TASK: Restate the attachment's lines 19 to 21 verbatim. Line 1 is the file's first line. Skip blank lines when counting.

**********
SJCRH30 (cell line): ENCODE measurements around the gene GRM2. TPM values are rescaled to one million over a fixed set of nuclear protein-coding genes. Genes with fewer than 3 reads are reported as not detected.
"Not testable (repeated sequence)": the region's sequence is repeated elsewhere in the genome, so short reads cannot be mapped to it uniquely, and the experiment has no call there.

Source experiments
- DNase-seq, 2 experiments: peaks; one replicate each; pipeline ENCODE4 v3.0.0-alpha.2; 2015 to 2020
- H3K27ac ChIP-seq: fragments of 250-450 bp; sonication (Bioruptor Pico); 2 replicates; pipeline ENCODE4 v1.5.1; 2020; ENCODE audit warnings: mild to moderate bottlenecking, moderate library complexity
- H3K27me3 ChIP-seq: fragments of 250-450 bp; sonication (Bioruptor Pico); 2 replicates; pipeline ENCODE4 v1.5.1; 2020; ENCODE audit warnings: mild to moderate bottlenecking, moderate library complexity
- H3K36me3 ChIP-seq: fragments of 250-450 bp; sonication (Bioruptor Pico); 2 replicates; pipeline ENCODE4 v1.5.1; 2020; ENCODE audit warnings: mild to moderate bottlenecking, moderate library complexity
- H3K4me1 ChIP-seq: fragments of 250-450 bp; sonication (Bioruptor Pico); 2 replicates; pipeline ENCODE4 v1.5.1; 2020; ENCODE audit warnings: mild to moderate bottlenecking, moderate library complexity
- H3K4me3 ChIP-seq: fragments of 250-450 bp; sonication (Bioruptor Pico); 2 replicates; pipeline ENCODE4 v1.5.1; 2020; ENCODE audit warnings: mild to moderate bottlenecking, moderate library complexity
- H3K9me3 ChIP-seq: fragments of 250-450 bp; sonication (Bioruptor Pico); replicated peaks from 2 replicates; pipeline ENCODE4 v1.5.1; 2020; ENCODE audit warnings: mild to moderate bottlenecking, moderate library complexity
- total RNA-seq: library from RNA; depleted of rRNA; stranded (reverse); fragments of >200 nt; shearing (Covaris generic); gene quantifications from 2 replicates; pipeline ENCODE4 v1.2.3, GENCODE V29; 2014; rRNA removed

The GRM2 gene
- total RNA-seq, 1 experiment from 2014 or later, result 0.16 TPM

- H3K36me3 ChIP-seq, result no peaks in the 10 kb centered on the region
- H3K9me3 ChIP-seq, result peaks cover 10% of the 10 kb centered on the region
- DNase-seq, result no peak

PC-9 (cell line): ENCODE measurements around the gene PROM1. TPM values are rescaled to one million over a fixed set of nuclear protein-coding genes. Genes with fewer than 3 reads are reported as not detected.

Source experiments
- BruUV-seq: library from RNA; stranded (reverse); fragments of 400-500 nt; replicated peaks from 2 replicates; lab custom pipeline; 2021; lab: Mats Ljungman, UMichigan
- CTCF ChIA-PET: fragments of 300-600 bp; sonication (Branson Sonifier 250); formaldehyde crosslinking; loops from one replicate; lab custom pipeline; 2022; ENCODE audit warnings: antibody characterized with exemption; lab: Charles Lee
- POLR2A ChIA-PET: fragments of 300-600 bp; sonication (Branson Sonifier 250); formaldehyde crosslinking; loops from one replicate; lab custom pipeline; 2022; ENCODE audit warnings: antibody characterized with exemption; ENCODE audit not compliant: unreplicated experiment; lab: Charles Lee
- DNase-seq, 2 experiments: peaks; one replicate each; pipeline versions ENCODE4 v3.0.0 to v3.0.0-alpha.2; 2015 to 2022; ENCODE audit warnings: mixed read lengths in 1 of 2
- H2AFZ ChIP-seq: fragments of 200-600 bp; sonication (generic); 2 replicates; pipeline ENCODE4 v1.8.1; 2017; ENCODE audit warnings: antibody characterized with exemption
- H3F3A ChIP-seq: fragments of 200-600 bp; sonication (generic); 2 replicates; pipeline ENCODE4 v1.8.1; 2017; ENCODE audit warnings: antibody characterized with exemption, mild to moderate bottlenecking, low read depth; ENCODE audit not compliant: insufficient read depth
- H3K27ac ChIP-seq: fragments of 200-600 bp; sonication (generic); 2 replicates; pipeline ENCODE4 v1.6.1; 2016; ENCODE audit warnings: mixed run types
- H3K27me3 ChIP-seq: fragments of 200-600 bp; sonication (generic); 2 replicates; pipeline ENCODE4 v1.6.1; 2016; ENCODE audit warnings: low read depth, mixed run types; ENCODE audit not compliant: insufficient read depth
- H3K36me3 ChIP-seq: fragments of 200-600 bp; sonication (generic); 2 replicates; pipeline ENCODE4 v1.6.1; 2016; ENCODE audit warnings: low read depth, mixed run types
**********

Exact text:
- BruUV-seq: library from RNA; stranded (reverse); fragments of 400-500 nt; replicated peaks from 2 replicates; lab custom pipeline; 2021; lab: Mats Ljungman, UMichigan
- CTCF ChIA-PET: fragments of 300-600 bp; sonication (Branson Sonifier 250); formaldehyde crosslinking; loops from one replicate; lab custom pipeline; 2022; ENCODE audit warnings: antibody characterized with exemption; lab: Charles Lee
- POLR2A ChIA-PET: fragments of 300-600 bp; sonication (Branson Sonifier 250); formaldehyde crosslinking; loops from one replicate; lab custom pipeline; 2022; ENCODE audit warnings: antibody characterized with exemption; ENCODE audit not compliant: unreplicated experiment; lab: Charles Lee